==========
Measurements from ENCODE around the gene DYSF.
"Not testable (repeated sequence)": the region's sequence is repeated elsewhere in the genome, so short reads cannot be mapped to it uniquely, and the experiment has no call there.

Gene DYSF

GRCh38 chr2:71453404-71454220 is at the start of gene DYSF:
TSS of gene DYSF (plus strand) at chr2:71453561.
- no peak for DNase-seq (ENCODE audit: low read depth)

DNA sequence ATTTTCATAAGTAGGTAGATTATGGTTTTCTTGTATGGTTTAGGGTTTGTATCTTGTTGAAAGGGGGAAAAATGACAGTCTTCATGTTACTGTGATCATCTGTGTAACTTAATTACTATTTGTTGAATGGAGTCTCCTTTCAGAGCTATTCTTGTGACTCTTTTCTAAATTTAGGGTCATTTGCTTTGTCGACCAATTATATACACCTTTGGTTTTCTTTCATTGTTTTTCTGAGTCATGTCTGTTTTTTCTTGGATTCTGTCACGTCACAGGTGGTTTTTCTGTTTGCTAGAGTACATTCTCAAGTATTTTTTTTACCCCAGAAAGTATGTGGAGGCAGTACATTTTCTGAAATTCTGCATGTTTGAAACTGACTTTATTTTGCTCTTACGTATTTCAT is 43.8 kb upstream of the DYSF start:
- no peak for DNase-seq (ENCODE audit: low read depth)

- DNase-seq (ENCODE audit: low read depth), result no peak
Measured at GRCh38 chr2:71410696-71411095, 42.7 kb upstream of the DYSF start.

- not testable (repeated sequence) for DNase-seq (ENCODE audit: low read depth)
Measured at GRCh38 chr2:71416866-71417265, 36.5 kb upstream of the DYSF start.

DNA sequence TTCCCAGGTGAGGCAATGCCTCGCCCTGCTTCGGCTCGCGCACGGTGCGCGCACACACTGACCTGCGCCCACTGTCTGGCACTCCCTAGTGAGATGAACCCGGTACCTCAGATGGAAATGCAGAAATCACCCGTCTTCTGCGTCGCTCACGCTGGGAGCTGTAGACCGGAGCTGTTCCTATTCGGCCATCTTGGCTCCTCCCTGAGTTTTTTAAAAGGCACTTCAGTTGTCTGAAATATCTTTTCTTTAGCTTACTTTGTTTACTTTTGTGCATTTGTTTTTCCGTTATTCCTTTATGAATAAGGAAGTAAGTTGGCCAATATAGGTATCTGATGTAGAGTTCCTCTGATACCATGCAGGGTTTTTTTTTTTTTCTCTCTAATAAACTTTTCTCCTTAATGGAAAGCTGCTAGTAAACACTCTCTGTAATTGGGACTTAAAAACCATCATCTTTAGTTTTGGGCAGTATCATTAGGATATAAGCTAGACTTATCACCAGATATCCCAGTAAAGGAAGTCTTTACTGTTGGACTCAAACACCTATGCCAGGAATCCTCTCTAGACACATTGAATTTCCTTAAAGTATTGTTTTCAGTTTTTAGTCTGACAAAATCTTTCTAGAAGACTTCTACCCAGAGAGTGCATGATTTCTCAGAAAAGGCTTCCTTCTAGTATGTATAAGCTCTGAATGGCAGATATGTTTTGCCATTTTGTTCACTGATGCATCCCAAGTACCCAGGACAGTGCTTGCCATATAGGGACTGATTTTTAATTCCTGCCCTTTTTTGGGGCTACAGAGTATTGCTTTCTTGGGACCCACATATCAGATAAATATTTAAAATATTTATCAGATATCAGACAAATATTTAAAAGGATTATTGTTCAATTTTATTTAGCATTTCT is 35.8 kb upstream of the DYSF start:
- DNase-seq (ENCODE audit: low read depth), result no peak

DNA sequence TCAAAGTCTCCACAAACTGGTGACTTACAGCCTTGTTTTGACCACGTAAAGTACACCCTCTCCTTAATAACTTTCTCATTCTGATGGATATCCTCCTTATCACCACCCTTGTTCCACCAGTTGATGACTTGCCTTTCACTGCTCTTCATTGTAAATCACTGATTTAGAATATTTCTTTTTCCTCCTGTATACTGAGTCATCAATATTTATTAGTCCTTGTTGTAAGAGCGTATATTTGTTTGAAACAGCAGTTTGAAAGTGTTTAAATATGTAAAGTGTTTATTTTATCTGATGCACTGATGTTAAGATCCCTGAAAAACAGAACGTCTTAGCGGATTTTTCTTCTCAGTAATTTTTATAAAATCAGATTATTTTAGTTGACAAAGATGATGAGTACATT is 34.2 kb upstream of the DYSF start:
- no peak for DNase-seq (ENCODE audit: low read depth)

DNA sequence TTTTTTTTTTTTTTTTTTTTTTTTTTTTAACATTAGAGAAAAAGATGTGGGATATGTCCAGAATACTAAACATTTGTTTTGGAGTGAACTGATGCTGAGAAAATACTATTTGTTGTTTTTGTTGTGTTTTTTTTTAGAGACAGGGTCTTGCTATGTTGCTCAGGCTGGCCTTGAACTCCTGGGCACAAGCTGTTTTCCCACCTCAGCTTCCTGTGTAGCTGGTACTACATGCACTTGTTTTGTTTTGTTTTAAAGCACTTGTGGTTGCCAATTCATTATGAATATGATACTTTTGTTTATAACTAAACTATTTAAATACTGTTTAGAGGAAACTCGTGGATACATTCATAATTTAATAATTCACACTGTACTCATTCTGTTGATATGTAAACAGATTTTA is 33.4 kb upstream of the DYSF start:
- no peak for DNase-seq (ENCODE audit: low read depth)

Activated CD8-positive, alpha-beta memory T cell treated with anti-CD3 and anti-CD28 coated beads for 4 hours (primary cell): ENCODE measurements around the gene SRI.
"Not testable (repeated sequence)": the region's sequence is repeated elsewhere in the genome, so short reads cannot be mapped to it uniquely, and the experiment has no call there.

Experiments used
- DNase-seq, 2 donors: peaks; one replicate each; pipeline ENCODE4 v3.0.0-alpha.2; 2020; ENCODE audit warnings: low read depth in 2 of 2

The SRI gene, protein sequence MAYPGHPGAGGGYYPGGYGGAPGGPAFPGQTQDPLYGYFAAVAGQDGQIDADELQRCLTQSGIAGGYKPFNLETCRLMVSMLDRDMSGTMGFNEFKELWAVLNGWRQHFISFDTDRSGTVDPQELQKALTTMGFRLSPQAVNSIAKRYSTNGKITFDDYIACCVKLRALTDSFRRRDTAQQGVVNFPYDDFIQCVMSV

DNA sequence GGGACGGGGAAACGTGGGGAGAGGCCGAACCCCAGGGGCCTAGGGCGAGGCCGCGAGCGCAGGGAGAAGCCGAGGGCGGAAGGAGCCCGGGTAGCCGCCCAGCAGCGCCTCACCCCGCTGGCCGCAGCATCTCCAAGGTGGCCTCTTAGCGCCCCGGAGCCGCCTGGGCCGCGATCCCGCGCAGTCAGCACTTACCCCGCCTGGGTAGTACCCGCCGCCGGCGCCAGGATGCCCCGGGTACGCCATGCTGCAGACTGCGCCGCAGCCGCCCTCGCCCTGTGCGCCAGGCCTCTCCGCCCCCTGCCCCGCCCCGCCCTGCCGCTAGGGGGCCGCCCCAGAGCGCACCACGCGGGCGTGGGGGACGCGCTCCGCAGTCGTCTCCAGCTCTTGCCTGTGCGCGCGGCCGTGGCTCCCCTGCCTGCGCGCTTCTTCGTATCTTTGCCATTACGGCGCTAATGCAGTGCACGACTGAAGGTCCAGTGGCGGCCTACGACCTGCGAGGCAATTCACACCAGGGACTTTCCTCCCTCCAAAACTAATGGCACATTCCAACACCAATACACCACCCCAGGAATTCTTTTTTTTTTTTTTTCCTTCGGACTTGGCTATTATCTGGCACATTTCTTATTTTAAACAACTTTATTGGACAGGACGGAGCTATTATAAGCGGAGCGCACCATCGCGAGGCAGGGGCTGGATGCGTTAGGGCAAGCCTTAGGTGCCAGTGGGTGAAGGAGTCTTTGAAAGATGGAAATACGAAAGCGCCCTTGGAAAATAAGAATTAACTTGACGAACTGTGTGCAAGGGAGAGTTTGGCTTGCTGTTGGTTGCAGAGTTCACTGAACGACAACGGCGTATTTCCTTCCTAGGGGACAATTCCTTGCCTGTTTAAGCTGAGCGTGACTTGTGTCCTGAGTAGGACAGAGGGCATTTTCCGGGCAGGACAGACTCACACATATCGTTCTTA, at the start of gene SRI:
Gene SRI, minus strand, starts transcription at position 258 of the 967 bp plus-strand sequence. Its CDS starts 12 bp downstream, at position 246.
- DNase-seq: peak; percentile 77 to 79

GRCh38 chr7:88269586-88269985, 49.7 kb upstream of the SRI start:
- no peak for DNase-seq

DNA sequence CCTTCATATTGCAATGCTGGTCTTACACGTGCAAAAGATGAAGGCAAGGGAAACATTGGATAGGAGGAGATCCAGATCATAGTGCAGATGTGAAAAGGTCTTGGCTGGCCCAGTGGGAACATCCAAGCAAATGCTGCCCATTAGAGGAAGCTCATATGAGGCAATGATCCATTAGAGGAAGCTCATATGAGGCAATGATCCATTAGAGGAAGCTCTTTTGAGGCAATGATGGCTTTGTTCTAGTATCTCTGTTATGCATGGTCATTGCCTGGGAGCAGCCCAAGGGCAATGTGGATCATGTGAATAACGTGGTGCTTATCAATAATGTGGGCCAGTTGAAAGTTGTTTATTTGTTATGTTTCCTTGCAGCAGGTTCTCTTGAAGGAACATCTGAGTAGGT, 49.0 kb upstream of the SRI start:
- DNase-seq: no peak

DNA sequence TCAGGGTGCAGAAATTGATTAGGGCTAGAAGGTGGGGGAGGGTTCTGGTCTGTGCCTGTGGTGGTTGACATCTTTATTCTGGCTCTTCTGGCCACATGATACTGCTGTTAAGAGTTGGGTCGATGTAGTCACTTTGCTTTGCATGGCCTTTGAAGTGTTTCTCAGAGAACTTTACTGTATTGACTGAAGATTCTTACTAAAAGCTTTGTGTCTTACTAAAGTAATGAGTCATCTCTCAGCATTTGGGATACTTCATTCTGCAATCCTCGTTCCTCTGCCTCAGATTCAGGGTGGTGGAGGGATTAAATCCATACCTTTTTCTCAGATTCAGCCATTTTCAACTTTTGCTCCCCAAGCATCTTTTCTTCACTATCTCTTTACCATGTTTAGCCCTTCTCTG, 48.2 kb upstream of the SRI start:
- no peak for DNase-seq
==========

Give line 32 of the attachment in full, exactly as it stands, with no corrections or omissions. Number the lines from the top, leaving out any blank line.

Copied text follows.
- no peak for DNase-seq